"I don't care if you're king or not!" she hissed, partly in anger, "Just don't leave me alone again…!" But it was too late. Mordred might have heard her, but he was past being able to reply. He gave her a small smile, and Mab felt his breaths growing shorter as he slipped into unconsciousness.

"Mordred…" she called weakly, willing all this to stop "Not again, please not again…" Mordred didn't reply, made no indication of having even heard her. "Mordred, please…" Mordred's body went completely still, no more breathing, no more life. Mab shook her head, but she knew it was already too late for her to do anything, and there was certainly no point in denying it. She stood up and moved back away from Mordred's body. Her hands were sticky with half congealed blood, and her skirts were soaked in it, but at that moment, even simple magic to get rid of it seemed too much effort. Mab turned away, leaning against a tree for support. Behind her, she felt a rush of cold air, and knew that the Lord of Death, Idath, had appeared, waiting to take Mordred's spirit, just as he had the first time. Then, Mab had pleaded with him to save Mordred, to bring him back to life, but he had refused to help her, and had left her alone with nothing. Mab knew he would only do the same thing now, and she couldn't bear to look at him. Closing her eyes, she remained facing away from Idath and Mordred's body, unmoving and silent, until another rush of cold air indicated that Idath had departed.

Mab turned back, hoping against hope that maybe this time Idath had seen fit to save Mordred, for the sake of the Old Ways if not for her, but she didn't really expect it. Idath was as cold and unmoving as Mab had been, and sympathy and comfort were as far from his nature as they were from her own. Sure enough, when she had turned back, Mordred still lay where he had fallen, his eyes closed, his skin cold and his chest still. There was nothing left of who he had been. His spirit was gone, his life was gone. It was almost impossible to tell him apart from any of the other fallen soldiers who lay around the forest, all uniformly lifeless.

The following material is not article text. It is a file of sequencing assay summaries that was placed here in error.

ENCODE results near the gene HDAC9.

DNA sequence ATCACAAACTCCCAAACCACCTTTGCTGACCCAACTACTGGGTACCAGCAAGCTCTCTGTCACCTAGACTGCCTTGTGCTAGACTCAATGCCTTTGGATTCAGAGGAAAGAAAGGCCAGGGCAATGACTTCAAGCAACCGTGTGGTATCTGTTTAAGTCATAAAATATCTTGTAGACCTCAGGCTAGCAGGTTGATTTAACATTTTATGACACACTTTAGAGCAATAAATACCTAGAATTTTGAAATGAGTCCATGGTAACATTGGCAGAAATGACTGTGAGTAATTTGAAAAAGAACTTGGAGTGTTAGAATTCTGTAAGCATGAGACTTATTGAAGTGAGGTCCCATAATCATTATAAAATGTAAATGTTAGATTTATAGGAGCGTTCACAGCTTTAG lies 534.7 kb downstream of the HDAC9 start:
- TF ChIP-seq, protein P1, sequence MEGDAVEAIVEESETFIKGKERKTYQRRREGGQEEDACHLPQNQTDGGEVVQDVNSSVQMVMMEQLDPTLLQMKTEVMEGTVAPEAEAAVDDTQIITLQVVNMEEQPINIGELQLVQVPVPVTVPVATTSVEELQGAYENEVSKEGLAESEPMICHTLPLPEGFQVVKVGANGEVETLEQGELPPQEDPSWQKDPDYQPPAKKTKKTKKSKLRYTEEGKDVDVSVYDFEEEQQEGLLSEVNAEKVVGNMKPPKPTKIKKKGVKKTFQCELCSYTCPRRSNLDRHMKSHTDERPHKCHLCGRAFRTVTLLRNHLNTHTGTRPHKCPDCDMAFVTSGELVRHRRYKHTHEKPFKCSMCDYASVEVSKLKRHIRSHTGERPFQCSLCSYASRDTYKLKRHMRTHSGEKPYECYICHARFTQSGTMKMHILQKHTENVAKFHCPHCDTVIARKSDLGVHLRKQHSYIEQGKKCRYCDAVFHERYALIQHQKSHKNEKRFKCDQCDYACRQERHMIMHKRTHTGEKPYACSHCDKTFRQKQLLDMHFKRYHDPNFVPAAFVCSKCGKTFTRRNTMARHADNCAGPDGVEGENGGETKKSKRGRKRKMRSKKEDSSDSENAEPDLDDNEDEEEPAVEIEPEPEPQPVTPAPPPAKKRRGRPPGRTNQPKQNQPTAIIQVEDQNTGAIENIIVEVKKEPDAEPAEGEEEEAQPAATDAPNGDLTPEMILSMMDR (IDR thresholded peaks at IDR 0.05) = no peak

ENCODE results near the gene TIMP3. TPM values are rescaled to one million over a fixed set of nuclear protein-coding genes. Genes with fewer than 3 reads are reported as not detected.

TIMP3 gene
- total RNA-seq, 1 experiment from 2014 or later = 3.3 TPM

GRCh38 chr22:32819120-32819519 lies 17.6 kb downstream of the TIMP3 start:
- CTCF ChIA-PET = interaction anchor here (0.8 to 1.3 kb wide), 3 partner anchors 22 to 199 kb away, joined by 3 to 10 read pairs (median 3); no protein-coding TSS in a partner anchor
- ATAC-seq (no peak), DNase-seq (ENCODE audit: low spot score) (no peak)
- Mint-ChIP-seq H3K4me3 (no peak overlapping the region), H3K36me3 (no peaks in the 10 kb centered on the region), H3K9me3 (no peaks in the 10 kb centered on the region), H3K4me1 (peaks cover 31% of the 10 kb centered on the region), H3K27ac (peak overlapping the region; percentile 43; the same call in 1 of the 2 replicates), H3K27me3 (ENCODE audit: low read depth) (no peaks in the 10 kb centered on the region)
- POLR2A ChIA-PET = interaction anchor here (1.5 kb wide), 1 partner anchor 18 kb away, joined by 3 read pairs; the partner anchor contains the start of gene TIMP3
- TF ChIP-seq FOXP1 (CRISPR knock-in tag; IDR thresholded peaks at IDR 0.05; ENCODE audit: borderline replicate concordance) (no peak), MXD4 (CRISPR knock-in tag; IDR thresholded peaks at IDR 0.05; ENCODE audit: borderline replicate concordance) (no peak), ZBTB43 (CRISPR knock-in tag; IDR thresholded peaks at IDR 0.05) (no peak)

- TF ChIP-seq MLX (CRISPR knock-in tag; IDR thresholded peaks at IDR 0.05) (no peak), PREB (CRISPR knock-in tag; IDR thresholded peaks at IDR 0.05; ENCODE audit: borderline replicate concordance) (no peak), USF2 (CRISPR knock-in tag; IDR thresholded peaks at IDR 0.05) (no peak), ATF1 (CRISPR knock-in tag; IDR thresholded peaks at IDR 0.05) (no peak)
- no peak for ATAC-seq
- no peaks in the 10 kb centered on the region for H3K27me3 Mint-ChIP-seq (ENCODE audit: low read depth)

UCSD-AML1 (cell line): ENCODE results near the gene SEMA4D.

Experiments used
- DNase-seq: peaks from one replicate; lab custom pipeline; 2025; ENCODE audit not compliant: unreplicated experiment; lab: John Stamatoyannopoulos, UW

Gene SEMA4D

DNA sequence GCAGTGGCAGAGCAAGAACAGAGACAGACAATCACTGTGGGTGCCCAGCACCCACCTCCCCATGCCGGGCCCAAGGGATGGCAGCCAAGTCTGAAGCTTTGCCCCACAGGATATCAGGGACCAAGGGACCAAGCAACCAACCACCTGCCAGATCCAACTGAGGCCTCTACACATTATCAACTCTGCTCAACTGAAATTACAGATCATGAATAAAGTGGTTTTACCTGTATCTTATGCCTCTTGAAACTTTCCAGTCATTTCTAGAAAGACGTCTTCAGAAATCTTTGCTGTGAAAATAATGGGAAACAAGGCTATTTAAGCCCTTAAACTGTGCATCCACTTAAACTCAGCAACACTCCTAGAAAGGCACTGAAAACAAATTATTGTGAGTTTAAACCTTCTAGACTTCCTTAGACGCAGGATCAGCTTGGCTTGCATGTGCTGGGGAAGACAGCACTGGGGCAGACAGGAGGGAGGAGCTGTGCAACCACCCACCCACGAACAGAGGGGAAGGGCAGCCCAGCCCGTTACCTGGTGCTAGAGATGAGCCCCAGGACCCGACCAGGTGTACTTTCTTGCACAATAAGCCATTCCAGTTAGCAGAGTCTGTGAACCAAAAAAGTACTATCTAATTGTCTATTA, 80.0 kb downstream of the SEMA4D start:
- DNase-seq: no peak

Mab could hear shouts in the distance- the survivors from Arthur's army, she presumed. She didn't want to have to face them now, wished that the whole world could stop for a few moments, to leave her alone with her grief, but that would never happen. Turning, she left the clearing, walking away from Mordred's body and the rest of the survivors.


Merlin reached Arthur in almost the same place that he had before- heading for the lake, clutching Excalibur. Kneeling down beside him, Merlin made the effort to smile at his old friend.

"Merlin," Arthur gasped out weakly, smiling back at him, "I needed to…to see you…" He trailed off, clutching at the wound in his side in pain. Merlin put a hand on his arm, wishing that he could help him.

"Easy now, Arthur," he said gently, "Don't try to move." But Arthur seemed determined to speak to him, just as determined as he had been the first time that all this had happened. Merlin expected to hear the same bequest from Arthur- to give the sword back to the Lady of the Lake, but when Arthur opened his mouth to speak this time, he said something different.

"You knew this would happen, didn't you, Merlin?" he asked weakly, "That's what you meant when you said it had been years…since you had seen me…"

"I didn't know that it would happen again, Arthur- I thought that winning that challenge would save you, not just send us all back to relive the past…" Merlin told him, suddenly filled with guilt that he hadn't thought to warn Arthur of the fate that Merlin thought he was helping him elude. But, he told himself, how could he possibly have known that this would happen again?

Arthur shook his head, "I wasn't accusing you, old friend. I need to know, what happens to the kingdom after I die?" Merlin paused. How could he tell Arthur what happened? That the noble dream of Camelot had turned into petty squabbles and civil war between power-crazed lords, and that people were turning away from their leaders and the New Religion.